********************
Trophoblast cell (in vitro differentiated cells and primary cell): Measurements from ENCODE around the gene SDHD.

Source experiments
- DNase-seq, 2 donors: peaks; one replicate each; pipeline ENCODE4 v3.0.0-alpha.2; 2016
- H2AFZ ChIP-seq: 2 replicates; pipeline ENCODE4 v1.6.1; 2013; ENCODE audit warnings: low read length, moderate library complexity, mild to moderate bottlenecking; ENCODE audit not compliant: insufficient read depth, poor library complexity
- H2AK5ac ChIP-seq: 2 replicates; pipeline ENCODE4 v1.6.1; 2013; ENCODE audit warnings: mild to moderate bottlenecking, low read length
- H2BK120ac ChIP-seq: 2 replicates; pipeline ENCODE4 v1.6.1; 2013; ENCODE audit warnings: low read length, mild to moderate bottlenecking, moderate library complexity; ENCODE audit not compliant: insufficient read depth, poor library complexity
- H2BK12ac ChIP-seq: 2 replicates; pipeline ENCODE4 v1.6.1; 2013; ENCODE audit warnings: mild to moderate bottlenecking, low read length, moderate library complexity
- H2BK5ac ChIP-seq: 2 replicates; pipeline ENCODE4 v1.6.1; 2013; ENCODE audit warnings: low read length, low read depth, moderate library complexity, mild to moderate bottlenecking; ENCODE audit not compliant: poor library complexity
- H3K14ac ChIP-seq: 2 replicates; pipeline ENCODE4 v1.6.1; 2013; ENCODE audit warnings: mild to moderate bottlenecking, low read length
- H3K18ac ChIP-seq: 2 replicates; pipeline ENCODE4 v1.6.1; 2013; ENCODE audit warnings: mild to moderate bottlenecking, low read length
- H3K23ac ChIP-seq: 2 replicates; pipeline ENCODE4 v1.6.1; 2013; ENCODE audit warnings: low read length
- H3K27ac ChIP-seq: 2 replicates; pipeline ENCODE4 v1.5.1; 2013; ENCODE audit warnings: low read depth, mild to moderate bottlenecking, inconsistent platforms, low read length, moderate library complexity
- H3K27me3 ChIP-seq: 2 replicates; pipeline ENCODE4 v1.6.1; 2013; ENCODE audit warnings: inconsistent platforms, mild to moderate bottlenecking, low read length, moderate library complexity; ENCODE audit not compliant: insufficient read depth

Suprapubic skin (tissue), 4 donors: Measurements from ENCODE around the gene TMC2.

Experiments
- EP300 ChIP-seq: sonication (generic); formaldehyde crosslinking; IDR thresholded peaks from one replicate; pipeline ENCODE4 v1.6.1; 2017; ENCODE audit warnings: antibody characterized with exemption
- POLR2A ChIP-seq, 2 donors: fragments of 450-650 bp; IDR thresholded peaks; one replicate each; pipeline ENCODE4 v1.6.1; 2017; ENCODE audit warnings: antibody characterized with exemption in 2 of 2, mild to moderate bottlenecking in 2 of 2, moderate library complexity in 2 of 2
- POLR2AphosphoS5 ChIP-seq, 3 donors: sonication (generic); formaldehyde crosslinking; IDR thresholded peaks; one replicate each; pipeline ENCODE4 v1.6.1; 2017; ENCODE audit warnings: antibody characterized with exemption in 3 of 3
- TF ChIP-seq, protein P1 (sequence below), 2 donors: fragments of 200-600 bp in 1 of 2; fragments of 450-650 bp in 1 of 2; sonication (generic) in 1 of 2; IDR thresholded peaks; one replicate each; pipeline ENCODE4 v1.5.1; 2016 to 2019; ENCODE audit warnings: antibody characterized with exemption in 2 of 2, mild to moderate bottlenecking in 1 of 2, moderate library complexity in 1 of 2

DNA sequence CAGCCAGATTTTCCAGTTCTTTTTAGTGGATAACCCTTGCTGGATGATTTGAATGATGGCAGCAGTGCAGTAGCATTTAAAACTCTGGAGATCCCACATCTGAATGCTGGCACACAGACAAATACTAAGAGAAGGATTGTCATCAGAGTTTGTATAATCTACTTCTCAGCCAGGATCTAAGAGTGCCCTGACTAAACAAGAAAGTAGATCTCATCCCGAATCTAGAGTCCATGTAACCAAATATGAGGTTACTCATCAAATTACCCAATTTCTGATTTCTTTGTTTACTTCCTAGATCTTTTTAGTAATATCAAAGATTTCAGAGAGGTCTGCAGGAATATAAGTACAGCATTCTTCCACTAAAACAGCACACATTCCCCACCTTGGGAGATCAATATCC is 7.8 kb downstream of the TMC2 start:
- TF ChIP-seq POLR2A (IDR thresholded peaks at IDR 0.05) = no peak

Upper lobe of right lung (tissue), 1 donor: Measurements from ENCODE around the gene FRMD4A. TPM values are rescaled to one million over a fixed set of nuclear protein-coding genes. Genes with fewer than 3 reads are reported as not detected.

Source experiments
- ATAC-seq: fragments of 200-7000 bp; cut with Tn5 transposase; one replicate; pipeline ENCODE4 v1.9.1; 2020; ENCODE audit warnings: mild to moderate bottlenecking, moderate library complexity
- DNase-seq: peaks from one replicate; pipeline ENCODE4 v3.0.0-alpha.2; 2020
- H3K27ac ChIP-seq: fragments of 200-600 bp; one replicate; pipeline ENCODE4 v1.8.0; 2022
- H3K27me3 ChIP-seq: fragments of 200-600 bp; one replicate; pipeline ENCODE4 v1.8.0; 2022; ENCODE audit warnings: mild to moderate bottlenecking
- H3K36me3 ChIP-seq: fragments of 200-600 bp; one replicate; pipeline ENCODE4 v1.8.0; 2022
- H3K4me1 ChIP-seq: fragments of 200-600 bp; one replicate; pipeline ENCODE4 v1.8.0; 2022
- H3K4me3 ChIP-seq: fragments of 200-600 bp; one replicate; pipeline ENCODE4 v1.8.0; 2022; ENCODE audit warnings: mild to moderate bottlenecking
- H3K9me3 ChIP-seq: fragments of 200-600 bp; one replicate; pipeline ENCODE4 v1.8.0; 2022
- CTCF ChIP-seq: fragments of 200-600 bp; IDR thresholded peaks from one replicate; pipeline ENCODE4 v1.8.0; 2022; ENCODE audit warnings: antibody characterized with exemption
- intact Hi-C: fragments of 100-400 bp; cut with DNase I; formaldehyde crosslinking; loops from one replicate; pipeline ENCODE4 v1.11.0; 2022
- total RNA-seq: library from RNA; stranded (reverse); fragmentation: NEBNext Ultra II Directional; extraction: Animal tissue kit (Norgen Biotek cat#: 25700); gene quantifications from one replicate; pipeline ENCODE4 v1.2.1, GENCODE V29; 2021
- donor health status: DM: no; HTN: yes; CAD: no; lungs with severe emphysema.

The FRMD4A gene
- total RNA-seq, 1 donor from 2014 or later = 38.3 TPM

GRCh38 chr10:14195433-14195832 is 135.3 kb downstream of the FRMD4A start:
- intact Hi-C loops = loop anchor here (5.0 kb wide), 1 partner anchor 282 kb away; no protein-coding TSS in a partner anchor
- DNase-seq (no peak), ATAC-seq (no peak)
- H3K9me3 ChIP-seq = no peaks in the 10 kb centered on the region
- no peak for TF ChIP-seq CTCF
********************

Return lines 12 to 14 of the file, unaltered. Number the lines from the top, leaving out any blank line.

- H3K27ac ChIP-seq: 2 replicates; pipeline ENCODE4 v1.5.1; 2013; ENCODE audit warnings: low read depth, mild to moderate bottlenecking, inconsistent platforms, low read length, moderate library complexity
- H3K27me3 ChIP-seq: 2 replicates; pipeline ENCODE4 v1.6.1; 2013; ENCODE audit warnings: inconsistent platforms, mild to moderate bottlenecking, low read length, moderate library complexity; ENCODE audit not compliant: insufficient read depth

Suprapubic skin (tissue), 4 donors: Measurements from ENCODE around the gene TMC2.